Accordingly, by scribing the top surfaces of processed layers of semiconductor wafers with an applied force between approximately 1.0 to 1.4 Newtons, the resulting depths of the extended cavities or grooves, as measured from the top surface, are indicative of which interface in the multi-layer dielectric film stack has delaminated as a result of such scribing and in particular, which interface is weakest and most likely to delaminate in field usage. In particular, as shown in FIG. 3A and verified by experimentation refining the techniques of the present invention, if the measured depth (e.g., D13) of the resulting cavity (e.g., 52) is approximately the known depth (e.g., d13) of a first interface 13, then the delaminated interface is identified as the first interface 13. On the other hand, as shown in FIG. 3B and verified by experimentation refining the techniques of the present invention, if the measured depth (e.g., D15) of the resulting cavity (e.g., 56) is approximately the known depth (e.g., d15) of a second interface 15, then the delaminated interface is identified as the second interface 15. Although not shown, delamination of additional layers beyond those depicted in FIGS. 3A and 3B, may also be identified by such scribing technique. For example, if the measured depth of the resulting cavity is approximately that of a third interface, then the delaminated interface in such case would be identified as the third interface.

The depth of the extended cavity resulting from scribing the processed layers of the semiconductor wafer with an applied force is measured, for example, by a Tencor AlphaStep 250 system. The depths for the non-delaminated interfaces of the multi-layer dielectric film stack 10 can be determined, for example, from process measurements and/or calculations, or measured from a known good processed wafer (i.e., not having any delaminated layers) by preparing and viewing a cross-section of the wafer under a high powered microscope such as, for example, a scanning electron microscope ("SEM").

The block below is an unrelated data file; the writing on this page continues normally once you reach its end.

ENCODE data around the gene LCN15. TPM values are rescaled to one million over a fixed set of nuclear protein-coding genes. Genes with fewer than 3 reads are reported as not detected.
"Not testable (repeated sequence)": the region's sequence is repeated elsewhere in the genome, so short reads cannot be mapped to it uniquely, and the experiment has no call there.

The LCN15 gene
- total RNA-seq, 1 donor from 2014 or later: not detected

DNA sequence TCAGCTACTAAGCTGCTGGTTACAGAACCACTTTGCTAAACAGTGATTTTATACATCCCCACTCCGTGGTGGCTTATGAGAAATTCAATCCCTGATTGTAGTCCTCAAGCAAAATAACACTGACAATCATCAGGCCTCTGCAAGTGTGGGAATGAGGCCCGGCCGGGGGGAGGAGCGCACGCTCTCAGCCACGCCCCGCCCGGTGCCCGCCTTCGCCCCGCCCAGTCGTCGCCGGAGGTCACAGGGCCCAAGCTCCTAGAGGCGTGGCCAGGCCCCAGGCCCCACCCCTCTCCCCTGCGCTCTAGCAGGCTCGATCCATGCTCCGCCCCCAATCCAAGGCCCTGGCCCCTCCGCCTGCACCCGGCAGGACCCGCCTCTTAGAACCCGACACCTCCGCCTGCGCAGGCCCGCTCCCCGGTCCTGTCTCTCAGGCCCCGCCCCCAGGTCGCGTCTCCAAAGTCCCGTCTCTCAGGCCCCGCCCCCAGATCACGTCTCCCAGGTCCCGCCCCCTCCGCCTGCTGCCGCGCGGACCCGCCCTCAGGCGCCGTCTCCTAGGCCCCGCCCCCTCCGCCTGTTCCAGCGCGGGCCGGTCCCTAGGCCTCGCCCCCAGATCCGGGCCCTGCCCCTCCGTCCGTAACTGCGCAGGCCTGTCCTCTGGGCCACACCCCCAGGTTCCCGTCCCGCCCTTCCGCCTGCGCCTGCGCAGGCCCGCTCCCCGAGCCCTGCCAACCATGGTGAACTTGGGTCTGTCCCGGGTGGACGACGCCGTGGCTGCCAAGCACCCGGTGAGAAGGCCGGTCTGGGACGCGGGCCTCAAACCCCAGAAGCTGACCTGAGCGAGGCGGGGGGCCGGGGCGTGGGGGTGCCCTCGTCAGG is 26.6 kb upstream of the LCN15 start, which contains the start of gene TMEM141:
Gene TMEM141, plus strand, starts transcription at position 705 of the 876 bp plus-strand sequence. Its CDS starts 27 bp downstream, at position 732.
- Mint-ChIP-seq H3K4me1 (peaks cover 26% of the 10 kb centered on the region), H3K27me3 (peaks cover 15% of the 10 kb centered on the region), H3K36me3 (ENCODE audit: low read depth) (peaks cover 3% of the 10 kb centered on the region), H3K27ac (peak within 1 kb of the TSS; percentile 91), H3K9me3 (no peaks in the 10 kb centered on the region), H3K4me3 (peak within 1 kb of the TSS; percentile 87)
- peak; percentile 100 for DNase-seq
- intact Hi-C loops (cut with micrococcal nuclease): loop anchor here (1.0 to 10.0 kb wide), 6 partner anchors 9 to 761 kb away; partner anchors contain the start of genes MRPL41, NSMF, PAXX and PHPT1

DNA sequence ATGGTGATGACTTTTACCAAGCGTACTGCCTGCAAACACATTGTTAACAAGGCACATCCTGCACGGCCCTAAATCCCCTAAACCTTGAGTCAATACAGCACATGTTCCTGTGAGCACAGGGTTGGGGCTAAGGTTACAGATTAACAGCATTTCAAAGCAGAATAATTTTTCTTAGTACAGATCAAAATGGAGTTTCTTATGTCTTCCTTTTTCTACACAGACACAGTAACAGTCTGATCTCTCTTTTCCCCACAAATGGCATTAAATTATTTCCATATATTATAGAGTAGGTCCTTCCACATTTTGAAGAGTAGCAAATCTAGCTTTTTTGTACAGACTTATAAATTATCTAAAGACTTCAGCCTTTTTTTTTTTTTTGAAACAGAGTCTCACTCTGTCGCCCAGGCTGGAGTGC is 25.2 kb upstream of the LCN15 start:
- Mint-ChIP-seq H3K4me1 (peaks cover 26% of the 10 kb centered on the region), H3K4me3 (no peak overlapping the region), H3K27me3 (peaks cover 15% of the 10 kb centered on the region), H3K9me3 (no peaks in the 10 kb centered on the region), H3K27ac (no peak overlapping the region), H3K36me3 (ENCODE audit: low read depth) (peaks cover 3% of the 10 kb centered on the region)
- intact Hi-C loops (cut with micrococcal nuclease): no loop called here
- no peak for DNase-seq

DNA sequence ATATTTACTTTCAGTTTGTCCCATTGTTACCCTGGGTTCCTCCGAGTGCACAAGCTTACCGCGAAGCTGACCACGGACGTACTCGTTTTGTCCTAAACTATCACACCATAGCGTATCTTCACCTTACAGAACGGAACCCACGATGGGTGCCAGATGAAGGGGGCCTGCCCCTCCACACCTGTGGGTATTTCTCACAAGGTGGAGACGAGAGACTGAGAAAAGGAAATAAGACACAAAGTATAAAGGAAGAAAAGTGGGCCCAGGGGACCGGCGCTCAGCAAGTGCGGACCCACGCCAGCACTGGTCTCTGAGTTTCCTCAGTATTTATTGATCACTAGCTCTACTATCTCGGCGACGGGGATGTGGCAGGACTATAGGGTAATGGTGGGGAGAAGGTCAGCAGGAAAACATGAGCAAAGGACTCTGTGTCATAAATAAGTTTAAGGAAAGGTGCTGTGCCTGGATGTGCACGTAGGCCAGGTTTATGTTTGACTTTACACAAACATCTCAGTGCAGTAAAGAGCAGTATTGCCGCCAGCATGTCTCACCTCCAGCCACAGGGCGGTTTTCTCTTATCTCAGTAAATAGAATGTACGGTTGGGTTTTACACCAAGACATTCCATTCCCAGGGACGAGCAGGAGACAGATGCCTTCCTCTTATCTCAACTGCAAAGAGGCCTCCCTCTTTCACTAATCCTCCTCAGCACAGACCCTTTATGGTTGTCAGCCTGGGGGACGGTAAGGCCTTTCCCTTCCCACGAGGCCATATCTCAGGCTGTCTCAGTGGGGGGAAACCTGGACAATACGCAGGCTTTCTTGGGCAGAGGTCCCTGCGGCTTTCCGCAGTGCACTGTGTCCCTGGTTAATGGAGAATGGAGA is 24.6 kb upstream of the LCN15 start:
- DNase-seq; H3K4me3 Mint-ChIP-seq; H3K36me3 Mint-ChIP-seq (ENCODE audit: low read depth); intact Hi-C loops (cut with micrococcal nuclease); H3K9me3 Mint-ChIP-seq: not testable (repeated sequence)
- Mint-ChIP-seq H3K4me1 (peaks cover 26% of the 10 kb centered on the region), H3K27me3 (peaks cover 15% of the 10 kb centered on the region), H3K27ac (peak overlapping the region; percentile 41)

FIG. 4 illustrates, as an example, a partial transverse cross-sectional view of the processed layers of the semiconductor wafer having the scribe line and delaminated multi-layer dielectric film stack depicted in FIG. 3A. Depths D13-1, D13-2, and D13-3 measured at different points along the bottom 60 of the extended cavity 52 are shown, in an exaggerated fashion, to be of different values. As a refinement to the previously described technique, statistical analysis of such measured points, in lieu of using only a single measurement taken at one point, may be used and compared against the known depths of the interfaces in the same fashion as previously described in reference to the single measured depth used to identify a delaminated interface in a multi-layer dielectric film stack.

FIG. 5 illustrates, as an example, a top plan view of a semiconductor wafer 70 having a plurality of scribe lines, 54-1 to 54-4, formed on its top surface. The semiconductor wafer 70 includes a plurality of integrated circuit die 72 formed on its top surface. Normally, a scriber system such as the SUSS HR 100A is used to break up the semiconductor wafer 70 into a plurality of individual integrated die, by scribing lines between the plurality of integrated circuit die 72 and breaking the wafer along the scribe lines. For the purposes of the present invention, however, the scriber system is used to precisely "scratch" processed layers over the plurality of integrated circuit die 72 with a pointed instrument, such as the diamond scriber of the scribing system, applied with a constant force of a preselected and fixed magnitude. A scriber system such as the SUSS HR 100A scriber system is preferred for such a function, because it is readily adapted to providing such an applied force.

As still another refinement to the previously described technique, a plurality of scribe lines such as shown for example in as scribe lines 54-1 to 54-4 in FIG. 5 may be formed on the processed layers of the semiconductor wafer 70 in lieu of only one such scribe line as previously described. Depth measurements may then be taken along each of the scribe lines 54-1 to 54-4, and an average of the measured points may be computed and compared against the known depths of the interfaces in the same fashion as previously described in reference to the single measured depth used to identify a delaminated interface in a multi-layer dielectric film stack.

Although the various aspects of the present invention have been described with respect to a preferred embodiment, it will be understood that the invention is entitled to full protection within the full scope of the appended claims.